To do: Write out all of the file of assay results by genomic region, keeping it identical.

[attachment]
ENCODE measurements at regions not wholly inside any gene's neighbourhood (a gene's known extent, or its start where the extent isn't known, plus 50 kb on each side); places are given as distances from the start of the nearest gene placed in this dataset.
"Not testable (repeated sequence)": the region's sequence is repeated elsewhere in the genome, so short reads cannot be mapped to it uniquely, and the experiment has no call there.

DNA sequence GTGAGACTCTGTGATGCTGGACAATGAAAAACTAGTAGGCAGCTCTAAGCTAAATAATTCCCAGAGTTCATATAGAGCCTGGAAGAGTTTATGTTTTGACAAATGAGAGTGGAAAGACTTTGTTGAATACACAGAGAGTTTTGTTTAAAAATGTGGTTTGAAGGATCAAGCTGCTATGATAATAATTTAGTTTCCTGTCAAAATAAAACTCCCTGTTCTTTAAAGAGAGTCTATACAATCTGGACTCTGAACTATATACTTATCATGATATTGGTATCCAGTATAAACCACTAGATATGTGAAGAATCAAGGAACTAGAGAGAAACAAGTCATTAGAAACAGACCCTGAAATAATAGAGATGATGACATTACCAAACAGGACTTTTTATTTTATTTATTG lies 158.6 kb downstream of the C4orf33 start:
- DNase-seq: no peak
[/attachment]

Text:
ENCODE measurements at regions not wholly inside any gene's neighbourhood (a gene's known extent, or its start where the extent isn't known, plus 50 kb on each side); places are given as distances from the start of the nearest gene placed in this dataset.
"Not testable (repeated sequence)": the region's sequence is repeated elsewhere in the genome, so short reads cannot be mapped to it uniquely, and the experiment has no call there.

DNA sequence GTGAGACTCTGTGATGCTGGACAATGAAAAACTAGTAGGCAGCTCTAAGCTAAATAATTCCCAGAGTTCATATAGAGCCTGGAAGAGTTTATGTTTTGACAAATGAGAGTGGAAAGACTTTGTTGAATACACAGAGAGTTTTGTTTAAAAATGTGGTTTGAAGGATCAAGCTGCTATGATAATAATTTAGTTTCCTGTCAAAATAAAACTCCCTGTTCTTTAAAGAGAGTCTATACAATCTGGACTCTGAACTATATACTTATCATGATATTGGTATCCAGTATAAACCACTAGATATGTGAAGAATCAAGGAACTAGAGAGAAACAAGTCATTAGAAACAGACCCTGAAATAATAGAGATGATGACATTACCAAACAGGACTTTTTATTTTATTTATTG lies 158.6 kb downstream of the C4orf33 start:
- DNase-seq: no peak